At some point, triggered by developers most likely, the staging event store needs to drop the branched data and re-synchronize with the production eventstore.

I take it your suggestion would require completely erasing the staging eventstore data, and starting it again from the very beginning before running the custom data transfer utility, also from the beginning of time?

Yes, at 10Gb data, we could achieve this in a small amount of time compared to the total time developers would be spending on the problem that requires such a process.

You will run into a problem writing to a staging event store while synchronizing.

Stream foo : production



Stream foo : stagin




When BazOccured gets written to production you will get an error if you use expected version. Instead you likely want to write with ExpectedVersion.Any from your catchupsubsccription. As a side note it being I have done this before you probably want to add some metadata to events in production {source : ‘production’} etc so you can tell this is a “real” event and not one someone has been playing with in staging.

As you are writing in staging you will frequently want to come back to a known position. The easiest way to do this is occasionally take a back up of the system just after it has caught up and before you write any new events to it. This way when you want to blow it away to get rid of staging events you can revert to the last backup and move forward from there. As example in your case you would take a backup the moment it catches up the 10GB database. You can then use it for a week or whatever then fall back to the backup from a week ago and move forward as opposed to resyncing the entire 10 GB (you only get the new events that happened in the last week. Does this make sense?



Sounds good :slight_smile:

BTW having built this before can I suggest a design?

Use your catchupsubscription to read all the events. Upon the receive handler call a factory to get a transformation (factory defaults to a null transformation). The transformation returns you the new event. Write it. It is clean, simple, easy to extend, and easy to manage. I consider it a core tool in most production implementations. Done properly the transformations will also be either auto-discovered or explicitly configured (I tend to use discovery with explicit override).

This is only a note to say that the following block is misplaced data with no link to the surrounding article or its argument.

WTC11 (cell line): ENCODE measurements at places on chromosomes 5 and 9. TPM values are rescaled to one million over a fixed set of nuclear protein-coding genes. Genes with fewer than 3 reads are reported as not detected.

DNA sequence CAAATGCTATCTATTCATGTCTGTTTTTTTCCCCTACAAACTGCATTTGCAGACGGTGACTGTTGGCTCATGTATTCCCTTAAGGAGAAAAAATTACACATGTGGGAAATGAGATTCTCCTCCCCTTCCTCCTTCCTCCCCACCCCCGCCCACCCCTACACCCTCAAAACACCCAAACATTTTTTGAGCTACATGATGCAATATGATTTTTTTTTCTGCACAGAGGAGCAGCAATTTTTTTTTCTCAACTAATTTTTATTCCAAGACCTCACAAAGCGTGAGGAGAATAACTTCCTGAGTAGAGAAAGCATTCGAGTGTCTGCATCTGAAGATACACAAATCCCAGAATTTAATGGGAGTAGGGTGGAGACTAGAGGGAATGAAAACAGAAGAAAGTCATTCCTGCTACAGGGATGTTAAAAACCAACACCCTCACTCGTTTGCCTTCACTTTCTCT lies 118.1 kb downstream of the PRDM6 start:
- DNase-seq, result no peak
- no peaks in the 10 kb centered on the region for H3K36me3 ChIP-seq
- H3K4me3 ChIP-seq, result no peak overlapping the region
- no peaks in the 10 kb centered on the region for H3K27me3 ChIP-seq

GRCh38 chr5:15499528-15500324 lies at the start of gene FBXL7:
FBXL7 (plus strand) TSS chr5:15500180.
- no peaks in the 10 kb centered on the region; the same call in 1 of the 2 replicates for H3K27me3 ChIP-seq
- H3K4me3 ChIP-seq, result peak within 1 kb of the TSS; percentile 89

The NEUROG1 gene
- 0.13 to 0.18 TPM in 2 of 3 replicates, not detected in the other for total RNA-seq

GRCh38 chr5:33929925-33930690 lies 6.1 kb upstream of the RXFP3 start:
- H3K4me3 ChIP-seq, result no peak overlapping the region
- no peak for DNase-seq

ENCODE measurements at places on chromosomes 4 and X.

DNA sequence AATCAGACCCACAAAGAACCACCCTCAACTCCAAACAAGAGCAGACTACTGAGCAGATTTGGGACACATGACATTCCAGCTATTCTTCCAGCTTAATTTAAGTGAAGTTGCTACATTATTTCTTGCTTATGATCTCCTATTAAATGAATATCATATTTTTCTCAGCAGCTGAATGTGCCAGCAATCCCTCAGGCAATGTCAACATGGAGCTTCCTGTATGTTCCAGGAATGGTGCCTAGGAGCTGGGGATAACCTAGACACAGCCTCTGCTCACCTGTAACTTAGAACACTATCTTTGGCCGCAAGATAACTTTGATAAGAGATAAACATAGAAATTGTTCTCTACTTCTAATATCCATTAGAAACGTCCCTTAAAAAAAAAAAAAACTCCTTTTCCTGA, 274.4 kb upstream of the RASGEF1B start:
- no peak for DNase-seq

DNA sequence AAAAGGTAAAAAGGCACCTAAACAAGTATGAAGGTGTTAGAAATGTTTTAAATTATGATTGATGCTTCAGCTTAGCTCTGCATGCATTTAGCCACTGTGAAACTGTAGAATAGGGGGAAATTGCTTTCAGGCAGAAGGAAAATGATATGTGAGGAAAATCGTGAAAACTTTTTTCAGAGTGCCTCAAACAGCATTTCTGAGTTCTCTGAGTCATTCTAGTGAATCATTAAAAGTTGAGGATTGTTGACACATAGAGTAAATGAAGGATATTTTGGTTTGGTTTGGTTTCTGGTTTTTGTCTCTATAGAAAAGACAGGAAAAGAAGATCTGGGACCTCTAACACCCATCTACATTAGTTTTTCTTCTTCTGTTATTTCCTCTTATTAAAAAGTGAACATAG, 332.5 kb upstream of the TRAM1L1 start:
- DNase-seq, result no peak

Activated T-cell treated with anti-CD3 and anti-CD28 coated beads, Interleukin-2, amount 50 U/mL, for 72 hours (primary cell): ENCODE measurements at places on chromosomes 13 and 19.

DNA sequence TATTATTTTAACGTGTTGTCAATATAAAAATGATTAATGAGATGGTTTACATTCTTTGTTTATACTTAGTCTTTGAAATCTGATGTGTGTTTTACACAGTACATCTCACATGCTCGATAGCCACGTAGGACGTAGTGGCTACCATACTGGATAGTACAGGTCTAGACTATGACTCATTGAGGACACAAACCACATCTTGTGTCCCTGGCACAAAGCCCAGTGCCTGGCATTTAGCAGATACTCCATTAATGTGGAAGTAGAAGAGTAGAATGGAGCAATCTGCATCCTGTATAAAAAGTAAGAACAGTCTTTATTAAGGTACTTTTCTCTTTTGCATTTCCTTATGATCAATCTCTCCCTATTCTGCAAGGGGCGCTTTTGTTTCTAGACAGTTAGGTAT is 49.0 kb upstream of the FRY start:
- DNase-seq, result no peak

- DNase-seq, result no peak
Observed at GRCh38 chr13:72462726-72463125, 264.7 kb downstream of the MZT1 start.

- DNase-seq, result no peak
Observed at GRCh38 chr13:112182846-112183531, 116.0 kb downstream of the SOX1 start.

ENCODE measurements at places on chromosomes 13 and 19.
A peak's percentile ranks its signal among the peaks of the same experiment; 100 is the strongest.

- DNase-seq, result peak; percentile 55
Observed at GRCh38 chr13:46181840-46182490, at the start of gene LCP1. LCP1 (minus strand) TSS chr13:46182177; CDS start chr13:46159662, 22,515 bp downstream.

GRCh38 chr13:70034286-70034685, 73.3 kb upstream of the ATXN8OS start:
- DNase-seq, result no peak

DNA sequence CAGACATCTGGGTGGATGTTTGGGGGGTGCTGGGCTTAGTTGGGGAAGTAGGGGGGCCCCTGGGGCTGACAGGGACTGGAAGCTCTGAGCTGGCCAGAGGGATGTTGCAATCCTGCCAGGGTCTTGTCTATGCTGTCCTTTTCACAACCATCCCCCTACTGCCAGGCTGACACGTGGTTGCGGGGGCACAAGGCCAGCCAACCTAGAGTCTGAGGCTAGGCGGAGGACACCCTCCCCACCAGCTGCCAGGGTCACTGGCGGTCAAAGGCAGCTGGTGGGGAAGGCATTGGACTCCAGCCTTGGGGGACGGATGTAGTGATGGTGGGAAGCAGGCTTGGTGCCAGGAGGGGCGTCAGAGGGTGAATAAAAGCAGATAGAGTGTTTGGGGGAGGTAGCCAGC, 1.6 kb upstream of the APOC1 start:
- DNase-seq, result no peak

The cool thing about the tool is that it has many uses overall with a production system. The classic one is building out realtime updating staging and dev models (that also supports returning data as either anonymized or brought forward to a later version
!). A second one is that it can be used for handling upgrades in production when you want to depreciate an old version of an event (or an old event in general you now want to remove).

Again it should be simple to manage and I would even go the extra mile and add a status (how far is your catchupsubscription from the position of the last event). I use linux so I like to use something like this


Hope this helps,


Now that I am thinking about it, this is the kind of little tool is would likely be useful for us to ship (its only a few days worth of work to make a “nice” one and its quite a useful tool to have sitting around for various reasons.


Yes. This is fantastic.

My initial thought - make it work in two ways:

  1. A simple app that “just works” from commandline/environment variable configuration

  2. A nuget package that allows a user to build their own application, injecting various logic.

If you don’t get around to making it in the next month or so yourself, I’ll be happy to kick it off myself and open-source it.


How would the app “reset” the destination eventstore?​


“It depends”

I am sure that is not what you wanted to hear.

What I would do is replicate over a clean instance as of tie point T. Take a backup then use as you wish. When you want to “reset”, restore backup, catchup until now, take backup, then do whatever writes you want. So long as we are talking a short period between restores (say 1-2 weeks etc) this process should be in seconds to minutes depending on your throughput.


Run the Synchronizing tool:

a) Stops the destination eventstore

b) Pushes stored backup database files into destination eventstore, replacing existing files

c) Starts the destination eventstore.

d) Get stream checkpoints from destination eventstore

e) Pushes all transformed events to destination eventstore

f) Creates a new backup of the “unblemished” database files.

An app like this could work if it’s installed on the same machine or container as the destination eventstore.

Could you make it work if it’s installed on a different machine or container?


I don’t need it that complicated for myself - with my “micro-sd” size data, I can just do the entire restore from the beginning everytime, of course.